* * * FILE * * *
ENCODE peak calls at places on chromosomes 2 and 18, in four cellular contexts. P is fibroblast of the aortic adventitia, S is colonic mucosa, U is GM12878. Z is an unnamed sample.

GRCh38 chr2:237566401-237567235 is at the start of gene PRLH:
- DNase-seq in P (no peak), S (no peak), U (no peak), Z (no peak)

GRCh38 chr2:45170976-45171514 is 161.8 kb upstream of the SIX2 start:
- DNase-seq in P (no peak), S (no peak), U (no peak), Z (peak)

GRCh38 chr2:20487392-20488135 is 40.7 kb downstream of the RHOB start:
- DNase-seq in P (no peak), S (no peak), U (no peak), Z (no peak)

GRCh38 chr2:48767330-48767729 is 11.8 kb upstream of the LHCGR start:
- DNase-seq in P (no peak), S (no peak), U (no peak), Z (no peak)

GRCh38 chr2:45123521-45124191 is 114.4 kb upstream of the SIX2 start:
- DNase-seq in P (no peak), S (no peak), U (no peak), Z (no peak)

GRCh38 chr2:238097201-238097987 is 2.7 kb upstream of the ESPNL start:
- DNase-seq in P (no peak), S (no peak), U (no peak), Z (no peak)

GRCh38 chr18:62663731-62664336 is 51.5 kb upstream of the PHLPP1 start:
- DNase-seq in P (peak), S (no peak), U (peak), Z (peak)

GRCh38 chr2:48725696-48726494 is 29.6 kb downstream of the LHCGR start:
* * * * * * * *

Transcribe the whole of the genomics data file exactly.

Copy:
ENCODE peak calls at places on chromosomes 2 and 18, in four cellular contexts. P is fibroblast of the aortic adventitia, S is colonic mucosa, U is GM12878. Z is an unnamed sample.

GRCh38 chr2:237566401-237567235 is at the start of gene PRLH:
- DNase-seq in P (no peak), S (no peak), U (no peak), Z (no peak)

GRCh38 chr2:45170976-45171514 is 161.8 kb upstream of the SIX2 start:
- DNase-seq in P (no peak), S (no peak), U (no peak), Z (peak)

GRCh38 chr2:20487392-20488135 is 40.7 kb downstream of the RHOB start:
- DNase-seq in P (no peak), S (no peak), U (no peak), Z (no peak)

GRCh38 chr2:48767330-48767729 is 11.8 kb upstream of the LHCGR start:
- DNase-seq in P (no peak), S (no peak), U (no peak), Z (no peak)

GRCh38 chr2:45123521-45124191 is 114.4 kb upstream of the SIX2 start:
- DNase-seq in P (no peak), S (no peak), U (no peak), Z (no peak)

GRCh38 chr2:238097201-238097987 is 2.7 kb upstream of the ESPNL start:
- DNase-seq in P (no peak), S (no peak), U (no peak), Z (no peak)

GRCh38 chr18:62663731-62664336 is 51.5 kb upstream of the PHLPP1 start:
- DNase-seq in P (peak), S (no peak), U (peak), Z (peak)

GRCh38 chr2:48725696-48726494 is 29.6 kb downstream of the LHCGR start: